You’ve probably heard of the Pygmalion effect. It’s when people start to escalate their performance because of the expectations others have of them. It’s named after the Greek myth of Pygmalion who fell in love with an ivory sculpture he created. He loved his sculpture so much that he wished her alive as his wife, and so it happened.
That, of course, is a myth. But the phenomenon of willing high performance in others is real. In classic experiments over forty years ago, Robert Rosenthal and Lenore Jacobson demonstrated that teachers in classrooms can elevate the performance of their students simply by believing that the kids are destined to be high performers. In the study, researchers gave fake IQ tests to elementary students, and then lied to the teachers that 20% of their students were identified as “intellectual bloomers”.
It worked. The teachers began to hold a false belief that specific students in their classroom were intellectually gifted, and destined for high performance. As a result, the teachers started to create a more nurturing environment to help those “intellectual bloomers” excel. The lie created a false belief that 20% of their students had elevated IQs and were poised for intellectual greatness.
The teachers believed in the potential of their students and intentionally created circumstances to enhance their success.
The teachers did this by deliberately “creating a warm and friendly environment for students, providing students with opportunities to practice their skills, and providing students with performance-based feedback.”
More recent studies find the same is true when it comes to building high-performance cultures in the workplace. When leaders hold high expectations of those around them, they tend to offer more learning opportunities, provide more consistent feedback, and hold people to a high level of accountability.
There’s one critical factor in all of this high-expectations business: Never tell them they are great. Don’t tell the kids they are brilliant, and don’t tell your colleagues they are inherently gifted and destined to thrive.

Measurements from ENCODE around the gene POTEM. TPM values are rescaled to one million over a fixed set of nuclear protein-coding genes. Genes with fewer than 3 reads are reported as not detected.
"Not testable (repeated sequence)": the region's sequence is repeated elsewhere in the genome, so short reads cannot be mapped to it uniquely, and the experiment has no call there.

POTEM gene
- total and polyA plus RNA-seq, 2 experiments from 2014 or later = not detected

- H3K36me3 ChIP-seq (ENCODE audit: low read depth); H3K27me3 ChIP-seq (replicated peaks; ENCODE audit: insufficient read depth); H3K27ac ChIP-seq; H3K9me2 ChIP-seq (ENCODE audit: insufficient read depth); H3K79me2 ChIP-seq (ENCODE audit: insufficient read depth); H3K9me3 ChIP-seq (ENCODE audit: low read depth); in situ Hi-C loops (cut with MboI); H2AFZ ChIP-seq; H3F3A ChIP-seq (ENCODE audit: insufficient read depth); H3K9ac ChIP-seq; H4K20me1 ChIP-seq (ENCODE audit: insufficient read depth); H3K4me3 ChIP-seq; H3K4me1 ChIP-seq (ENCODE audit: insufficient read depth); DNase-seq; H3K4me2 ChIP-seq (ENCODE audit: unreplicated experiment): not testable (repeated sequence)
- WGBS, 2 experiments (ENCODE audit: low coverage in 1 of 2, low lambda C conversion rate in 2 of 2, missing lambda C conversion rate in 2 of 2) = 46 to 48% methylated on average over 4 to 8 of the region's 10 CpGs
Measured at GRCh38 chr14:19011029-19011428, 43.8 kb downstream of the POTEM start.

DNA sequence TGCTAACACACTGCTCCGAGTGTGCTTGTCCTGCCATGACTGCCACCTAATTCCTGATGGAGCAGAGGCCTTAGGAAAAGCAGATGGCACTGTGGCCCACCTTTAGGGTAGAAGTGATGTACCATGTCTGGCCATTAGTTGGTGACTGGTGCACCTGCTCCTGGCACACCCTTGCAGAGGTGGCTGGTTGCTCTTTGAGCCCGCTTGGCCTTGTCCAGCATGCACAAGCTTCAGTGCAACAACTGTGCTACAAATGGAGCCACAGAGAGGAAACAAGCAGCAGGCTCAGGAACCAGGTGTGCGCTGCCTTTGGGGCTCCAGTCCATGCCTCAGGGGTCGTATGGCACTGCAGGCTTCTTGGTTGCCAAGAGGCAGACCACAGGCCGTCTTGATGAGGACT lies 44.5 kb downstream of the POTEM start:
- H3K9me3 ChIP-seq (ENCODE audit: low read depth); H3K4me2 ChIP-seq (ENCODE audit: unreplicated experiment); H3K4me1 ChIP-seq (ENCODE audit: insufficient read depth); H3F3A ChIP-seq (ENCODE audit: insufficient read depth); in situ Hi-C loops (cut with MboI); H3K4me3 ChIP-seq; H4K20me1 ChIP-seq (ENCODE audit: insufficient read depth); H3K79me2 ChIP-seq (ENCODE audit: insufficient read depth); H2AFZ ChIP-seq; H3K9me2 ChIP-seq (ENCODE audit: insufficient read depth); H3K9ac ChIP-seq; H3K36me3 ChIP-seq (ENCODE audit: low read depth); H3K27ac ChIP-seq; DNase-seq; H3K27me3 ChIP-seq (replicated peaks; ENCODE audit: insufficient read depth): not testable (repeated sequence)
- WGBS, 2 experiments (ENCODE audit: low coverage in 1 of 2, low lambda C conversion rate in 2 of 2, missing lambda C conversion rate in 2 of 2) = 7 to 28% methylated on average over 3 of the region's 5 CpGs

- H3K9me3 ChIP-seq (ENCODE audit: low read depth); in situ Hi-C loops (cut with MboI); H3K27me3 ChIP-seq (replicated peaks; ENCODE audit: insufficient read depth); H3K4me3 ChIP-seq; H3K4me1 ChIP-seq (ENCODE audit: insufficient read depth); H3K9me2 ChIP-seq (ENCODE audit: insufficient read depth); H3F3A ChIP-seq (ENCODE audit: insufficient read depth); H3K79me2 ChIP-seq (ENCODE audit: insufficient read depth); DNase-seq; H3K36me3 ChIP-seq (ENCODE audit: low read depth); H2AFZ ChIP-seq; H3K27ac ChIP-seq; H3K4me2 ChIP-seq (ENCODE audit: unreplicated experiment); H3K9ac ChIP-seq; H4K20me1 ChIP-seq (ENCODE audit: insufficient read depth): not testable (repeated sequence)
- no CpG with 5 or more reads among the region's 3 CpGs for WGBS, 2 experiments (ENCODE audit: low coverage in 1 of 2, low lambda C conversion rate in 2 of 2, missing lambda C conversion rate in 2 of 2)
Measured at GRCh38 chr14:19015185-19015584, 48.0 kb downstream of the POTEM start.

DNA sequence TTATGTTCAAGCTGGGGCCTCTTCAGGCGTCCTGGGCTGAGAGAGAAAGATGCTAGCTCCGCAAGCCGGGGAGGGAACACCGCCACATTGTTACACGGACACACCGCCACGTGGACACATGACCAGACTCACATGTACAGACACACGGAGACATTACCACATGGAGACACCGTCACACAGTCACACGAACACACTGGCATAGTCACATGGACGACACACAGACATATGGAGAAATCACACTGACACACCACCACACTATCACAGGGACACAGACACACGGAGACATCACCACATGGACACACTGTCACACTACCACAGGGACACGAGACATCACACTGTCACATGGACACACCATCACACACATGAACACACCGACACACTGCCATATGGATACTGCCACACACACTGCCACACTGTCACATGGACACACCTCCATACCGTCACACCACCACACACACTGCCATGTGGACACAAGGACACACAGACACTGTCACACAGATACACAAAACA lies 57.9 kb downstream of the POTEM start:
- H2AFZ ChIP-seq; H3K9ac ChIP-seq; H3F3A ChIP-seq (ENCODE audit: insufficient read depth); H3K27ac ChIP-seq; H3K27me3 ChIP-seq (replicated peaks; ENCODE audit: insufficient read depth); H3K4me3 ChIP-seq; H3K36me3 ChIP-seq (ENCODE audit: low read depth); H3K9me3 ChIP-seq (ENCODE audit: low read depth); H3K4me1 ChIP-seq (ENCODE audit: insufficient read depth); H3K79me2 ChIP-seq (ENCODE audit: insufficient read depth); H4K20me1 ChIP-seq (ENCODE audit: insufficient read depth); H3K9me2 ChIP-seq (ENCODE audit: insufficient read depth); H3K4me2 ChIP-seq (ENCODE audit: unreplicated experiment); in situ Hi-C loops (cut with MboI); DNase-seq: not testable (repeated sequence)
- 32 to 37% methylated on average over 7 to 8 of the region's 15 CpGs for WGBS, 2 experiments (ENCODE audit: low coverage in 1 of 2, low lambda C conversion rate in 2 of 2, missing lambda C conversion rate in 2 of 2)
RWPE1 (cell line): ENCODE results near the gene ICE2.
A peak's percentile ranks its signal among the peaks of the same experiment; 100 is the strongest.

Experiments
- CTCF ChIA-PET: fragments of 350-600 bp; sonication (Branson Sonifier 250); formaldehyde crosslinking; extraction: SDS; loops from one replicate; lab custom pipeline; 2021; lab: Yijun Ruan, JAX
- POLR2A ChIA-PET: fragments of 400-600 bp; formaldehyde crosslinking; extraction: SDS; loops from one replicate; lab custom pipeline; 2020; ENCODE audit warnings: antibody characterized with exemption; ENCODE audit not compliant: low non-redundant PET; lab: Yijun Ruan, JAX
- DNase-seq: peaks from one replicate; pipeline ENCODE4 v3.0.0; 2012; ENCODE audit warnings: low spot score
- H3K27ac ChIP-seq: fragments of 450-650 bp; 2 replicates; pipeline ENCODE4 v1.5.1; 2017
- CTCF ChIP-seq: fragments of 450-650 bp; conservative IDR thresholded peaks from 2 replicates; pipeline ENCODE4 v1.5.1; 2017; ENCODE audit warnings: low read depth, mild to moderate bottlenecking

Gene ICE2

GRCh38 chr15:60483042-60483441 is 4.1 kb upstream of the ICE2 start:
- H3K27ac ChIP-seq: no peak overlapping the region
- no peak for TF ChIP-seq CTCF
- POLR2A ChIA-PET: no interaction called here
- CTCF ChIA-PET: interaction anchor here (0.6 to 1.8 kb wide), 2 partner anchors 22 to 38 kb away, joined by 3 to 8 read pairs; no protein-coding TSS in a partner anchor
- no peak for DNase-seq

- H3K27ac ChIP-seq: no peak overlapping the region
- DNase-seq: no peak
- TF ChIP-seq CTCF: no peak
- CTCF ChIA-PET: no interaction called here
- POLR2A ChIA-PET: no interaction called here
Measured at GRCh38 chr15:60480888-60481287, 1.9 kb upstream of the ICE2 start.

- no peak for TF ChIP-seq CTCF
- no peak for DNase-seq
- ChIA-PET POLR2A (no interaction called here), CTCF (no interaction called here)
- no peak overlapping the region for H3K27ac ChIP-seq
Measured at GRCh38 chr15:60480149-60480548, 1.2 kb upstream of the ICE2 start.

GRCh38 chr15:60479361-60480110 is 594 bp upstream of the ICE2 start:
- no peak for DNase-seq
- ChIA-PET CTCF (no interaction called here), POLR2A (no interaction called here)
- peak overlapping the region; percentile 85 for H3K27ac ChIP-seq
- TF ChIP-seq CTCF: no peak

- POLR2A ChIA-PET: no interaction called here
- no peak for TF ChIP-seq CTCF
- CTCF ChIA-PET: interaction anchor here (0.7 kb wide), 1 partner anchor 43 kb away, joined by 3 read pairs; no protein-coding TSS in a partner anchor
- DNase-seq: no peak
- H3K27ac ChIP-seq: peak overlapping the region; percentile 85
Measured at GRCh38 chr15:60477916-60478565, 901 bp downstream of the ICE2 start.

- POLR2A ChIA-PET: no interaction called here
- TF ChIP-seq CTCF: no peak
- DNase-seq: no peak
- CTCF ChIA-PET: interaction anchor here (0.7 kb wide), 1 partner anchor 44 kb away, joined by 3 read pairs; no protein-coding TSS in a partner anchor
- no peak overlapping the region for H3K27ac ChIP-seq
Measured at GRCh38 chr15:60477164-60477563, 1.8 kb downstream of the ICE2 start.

When we tell someone they are brilliant, gifted, and remarkable, we create an illusion that they have some inherent, hard-wired advantage over others. So they start to self-evaluate and compare themselves to others and try to identify their edge. That comparison and self-scrutiny can be crippling.
The world is littered with stories of those who choke in the face of high expectations. Remember Michelle Kwan, the American skating prodigy? Having won four world titles heading into the 2002 Winter Olympics, critics universally picked Kwan to wear the gold medal before the competition even began. Any threat would certainly only come from rival talents Irina Slutskaya and Kwan’s own teammate Sasha Cohen.
But they all skated tight, self-consciously. They skated as if they were obligated to win. Instead it was no-name Sarah Hughes, who barreled on to the ice and delivered a vibrant, unrestrained, and confident four minutes of joyous choreography to the deafening roar of approval in the stadium. Sarah never believed that she deserved to win, or was expected to win – only that with pluck, dedication and work, a win was an achievable goal. Her coach, Robin Wagner said in the weeks leading up to the Olympics, “Our feeling is, you go for the gold,” Wagner said. “It’s a feasible expectation.”
It turned out to be Hughes’ one, and only, big time win. Only a year later Hughes retired from skating on her own terms, satisfied and elated with her short career.
Believe in your goals, earn your gifts.
Shawn Hunter is President and Founder of Mindscaling, a company building beautiful elearning courses based on the work of best-selling authors. My new book Small Acts of Leadership, (Bibliomotion) will be out in October but you can pre-order a copy now.